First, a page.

There is less land to feed the world. Since 1961, the global area of arable land per person has halved from around 0.4 hectares to 0.2 hectares.
The key to maximising the productivity of land without depleting the latent value for future generations is innovation. Alongside innovation is the need for efficient and effective infrastructure. Poor storage and other inadequate on-farm infrastructure can lead to average post harvest losses of 15-20 per cent for cereals, and more for perishable goods such as fruit and vegetables. Meanwhile, the increasing volume of global trade is regularly challenged by hazards such as weather, security and conflict and politics.
So what are some of the options for securing future food supply?
- Precision agriculture using GPS for farm planning, field mapping, variable rate of input applications and yield mapping.
- Urban and vertical farming bringing food production closer to cities – indeed 10 per cent of global food is currently produced in urban areas.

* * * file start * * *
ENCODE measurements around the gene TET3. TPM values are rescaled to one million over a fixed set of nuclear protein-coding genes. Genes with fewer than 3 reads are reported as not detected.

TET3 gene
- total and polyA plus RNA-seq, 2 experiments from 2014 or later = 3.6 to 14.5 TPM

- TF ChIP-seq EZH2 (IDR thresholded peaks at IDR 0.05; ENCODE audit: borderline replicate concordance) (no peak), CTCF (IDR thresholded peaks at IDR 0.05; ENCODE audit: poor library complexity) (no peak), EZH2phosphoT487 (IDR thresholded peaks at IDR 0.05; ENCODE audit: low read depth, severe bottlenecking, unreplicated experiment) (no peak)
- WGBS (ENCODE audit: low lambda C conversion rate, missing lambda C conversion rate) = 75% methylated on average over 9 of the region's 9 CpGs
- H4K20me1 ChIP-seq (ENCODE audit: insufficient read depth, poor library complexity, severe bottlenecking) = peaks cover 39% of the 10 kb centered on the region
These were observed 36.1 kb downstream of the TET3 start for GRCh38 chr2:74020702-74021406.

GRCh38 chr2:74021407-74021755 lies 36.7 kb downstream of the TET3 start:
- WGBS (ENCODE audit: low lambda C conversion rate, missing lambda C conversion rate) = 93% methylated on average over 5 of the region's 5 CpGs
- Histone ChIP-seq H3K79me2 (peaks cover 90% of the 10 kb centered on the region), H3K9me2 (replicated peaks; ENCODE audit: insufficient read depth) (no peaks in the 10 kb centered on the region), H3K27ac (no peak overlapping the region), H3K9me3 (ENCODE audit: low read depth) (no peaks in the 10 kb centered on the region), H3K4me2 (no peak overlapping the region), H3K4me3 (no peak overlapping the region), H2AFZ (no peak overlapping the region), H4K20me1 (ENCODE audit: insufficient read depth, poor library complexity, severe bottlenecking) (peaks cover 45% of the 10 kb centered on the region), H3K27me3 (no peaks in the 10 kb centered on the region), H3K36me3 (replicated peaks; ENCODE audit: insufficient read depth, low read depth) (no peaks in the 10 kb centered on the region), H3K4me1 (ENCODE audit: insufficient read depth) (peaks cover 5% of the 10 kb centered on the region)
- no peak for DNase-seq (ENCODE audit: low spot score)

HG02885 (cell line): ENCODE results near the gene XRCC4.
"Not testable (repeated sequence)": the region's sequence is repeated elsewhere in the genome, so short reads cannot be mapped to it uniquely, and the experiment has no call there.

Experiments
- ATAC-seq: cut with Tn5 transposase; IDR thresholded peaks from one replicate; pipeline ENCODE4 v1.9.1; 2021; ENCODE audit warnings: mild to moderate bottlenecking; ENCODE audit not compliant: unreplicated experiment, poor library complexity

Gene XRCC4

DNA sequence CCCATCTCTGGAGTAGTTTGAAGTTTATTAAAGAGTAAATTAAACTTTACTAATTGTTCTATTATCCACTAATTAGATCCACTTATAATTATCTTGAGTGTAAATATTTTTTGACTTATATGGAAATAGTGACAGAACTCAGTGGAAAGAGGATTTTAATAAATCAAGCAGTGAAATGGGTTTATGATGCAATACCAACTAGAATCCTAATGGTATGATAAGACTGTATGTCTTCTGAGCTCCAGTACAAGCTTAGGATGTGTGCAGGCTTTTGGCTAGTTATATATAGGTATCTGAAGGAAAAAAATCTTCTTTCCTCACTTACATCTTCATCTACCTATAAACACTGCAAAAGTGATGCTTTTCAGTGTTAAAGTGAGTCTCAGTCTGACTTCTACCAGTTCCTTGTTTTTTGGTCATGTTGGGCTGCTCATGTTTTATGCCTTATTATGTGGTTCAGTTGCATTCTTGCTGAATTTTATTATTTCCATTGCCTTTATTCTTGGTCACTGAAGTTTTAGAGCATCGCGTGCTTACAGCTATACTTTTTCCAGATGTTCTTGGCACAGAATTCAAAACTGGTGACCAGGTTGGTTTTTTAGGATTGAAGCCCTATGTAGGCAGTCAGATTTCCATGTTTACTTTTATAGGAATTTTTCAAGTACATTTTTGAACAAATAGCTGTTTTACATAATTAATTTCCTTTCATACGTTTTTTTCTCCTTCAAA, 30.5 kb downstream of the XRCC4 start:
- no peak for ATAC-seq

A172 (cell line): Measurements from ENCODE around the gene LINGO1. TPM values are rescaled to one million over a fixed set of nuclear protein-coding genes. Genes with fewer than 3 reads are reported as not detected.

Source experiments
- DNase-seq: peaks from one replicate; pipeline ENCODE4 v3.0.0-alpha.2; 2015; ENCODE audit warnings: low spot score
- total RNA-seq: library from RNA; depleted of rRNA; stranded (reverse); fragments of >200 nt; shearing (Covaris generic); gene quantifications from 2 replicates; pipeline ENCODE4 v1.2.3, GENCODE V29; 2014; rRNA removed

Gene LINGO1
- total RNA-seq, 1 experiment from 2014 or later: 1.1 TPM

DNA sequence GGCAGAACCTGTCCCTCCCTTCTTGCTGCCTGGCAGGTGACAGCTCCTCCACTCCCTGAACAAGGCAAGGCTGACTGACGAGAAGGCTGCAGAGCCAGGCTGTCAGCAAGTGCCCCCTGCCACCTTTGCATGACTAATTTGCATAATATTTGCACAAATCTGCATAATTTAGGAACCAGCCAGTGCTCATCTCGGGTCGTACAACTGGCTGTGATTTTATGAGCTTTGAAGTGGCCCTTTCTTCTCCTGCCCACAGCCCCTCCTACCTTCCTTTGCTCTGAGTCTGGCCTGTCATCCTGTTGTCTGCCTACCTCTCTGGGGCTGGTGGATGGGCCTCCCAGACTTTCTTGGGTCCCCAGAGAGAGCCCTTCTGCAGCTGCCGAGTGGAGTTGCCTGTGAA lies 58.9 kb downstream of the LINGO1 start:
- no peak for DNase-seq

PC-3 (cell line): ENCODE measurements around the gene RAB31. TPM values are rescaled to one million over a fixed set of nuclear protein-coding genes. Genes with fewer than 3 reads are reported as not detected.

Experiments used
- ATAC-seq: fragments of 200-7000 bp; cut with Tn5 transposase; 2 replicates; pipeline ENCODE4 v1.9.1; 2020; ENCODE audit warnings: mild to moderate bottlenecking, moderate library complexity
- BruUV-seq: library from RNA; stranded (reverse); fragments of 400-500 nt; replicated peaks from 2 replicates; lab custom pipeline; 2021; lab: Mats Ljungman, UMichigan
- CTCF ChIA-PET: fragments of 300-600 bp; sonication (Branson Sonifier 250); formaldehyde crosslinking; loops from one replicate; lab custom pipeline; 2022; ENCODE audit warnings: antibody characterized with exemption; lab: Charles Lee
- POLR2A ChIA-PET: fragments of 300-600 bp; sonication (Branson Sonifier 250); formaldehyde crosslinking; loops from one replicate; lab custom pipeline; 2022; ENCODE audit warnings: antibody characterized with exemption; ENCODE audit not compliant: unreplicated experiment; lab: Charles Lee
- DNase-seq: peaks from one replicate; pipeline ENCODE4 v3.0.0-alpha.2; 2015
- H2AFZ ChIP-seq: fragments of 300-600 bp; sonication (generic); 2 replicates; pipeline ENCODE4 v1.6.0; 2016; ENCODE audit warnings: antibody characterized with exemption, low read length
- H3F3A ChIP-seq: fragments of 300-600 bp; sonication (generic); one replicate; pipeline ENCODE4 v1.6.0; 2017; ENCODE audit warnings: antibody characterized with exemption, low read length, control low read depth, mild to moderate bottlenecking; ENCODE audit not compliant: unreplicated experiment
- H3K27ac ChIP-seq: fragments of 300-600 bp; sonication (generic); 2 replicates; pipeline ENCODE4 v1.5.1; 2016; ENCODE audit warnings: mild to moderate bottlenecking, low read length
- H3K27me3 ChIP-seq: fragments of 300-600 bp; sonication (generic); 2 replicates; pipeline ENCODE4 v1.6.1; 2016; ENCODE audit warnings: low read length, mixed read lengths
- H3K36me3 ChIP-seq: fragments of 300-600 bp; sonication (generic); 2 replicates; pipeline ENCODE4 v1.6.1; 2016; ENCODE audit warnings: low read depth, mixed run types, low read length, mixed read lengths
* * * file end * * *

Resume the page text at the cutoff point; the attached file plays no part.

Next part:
- Should we introduce new sources of protein into our diets, which are far more efficient to produce? Ten kilograms of grain creates about 5kg of protein in the form of crickets, compared with 400g in the form of beef, 1kg of pork or 2kg of chicken. The volume of water required is significantly less too. 500ml of water produces 450g of cricket protein, compared with around 2,000 litres of water required to produce 450g of beef.
- The growth in big data will enable far greater analytics for understanding resource risk and reducing waste.
- Greater research into crop genetics and other scientific advances will help increase agricultural efficiency.
Read more: Impacts: The Future of Global Real Estate